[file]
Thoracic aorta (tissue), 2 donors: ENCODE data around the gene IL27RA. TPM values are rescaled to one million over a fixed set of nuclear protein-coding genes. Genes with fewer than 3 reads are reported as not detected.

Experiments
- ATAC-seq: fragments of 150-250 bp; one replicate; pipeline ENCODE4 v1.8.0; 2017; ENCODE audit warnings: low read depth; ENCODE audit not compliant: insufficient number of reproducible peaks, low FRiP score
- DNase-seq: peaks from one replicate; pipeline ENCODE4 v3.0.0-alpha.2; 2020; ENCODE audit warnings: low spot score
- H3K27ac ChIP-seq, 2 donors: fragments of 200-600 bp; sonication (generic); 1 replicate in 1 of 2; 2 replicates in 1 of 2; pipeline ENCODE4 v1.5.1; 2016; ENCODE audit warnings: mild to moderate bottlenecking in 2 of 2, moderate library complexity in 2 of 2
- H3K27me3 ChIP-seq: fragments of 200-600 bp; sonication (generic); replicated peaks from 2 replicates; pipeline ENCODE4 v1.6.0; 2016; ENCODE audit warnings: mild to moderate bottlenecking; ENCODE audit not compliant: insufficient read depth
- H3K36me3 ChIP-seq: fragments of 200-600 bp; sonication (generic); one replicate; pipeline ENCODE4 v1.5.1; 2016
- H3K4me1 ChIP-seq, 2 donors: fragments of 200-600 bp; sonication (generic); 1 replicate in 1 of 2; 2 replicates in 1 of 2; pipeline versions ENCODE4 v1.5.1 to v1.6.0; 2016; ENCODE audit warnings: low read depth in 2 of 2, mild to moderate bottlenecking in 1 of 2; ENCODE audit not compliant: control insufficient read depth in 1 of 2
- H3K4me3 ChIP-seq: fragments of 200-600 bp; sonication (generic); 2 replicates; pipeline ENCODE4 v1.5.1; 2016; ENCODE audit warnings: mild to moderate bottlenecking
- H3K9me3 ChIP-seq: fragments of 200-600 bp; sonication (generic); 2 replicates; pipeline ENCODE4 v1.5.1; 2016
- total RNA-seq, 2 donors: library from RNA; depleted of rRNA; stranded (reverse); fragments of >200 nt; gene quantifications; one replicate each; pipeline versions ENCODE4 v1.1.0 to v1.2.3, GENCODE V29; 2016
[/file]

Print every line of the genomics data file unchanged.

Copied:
Thoracic aorta (tissue), 2 donors: ENCODE data around the gene IL27RA. TPM values are rescaled to one million over a fixed set of nuclear protein-coding genes. Genes with fewer than 3 reads are reported as not detected.

Experiments
- ATAC-seq: fragments of 150-250 bp; one replicate; pipeline ENCODE4 v1.8.0; 2017; ENCODE audit warnings: low read depth; ENCODE audit not compliant: insufficient number of reproducible peaks, low FRiP score
- DNase-seq: peaks from one replicate; pipeline ENCODE4 v3.0.0-alpha.2; 2020; ENCODE audit warnings: low spot score
- H3K27ac ChIP-seq, 2 donors: fragments of 200-600 bp; sonication (generic); 1 replicate in 1 of 2; 2 replicates in 1 of 2; pipeline ENCODE4 v1.5.1; 2016; ENCODE audit warnings: mild to moderate bottlenecking in 2 of 2, moderate library complexity in 2 of 2
- H3K27me3 ChIP-seq: fragments of 200-600 bp; sonication (generic); replicated peaks from 2 replicates; pipeline ENCODE4 v1.6.0; 2016; ENCODE audit warnings: mild to moderate bottlenecking; ENCODE audit not compliant: insufficient read depth
- H3K36me3 ChIP-seq: fragments of 200-600 bp; sonication (generic); one replicate; pipeline ENCODE4 v1.5.1; 2016
- H3K4me1 ChIP-seq, 2 donors: fragments of 200-600 bp; sonication (generic); 1 replicate in 1 of 2; 2 replicates in 1 of 2; pipeline versions ENCODE4 v1.5.1 to v1.6.0; 2016; ENCODE audit warnings: low read depth in 2 of 2, mild to moderate bottlenecking in 1 of 2; ENCODE audit not compliant: control insufficient read depth in 1 of 2
- H3K4me3 ChIP-seq: fragments of 200-600 bp; sonication (generic); 2 replicates; pipeline ENCODE4 v1.5.1; 2016; ENCODE audit warnings: mild to moderate bottlenecking
- H3K9me3 ChIP-seq: fragments of 200-600 bp; sonication (generic); 2 replicates; pipeline ENCODE4 v1.5.1; 2016
- total RNA-seq, 2 donors: library from RNA; depleted of rRNA; stranded (reverse); fragments of >200 nt; gene quantifications; one replicate each; pipeline versions ENCODE4 v1.1.0 to v1.2.3, GENCODE V29; 2016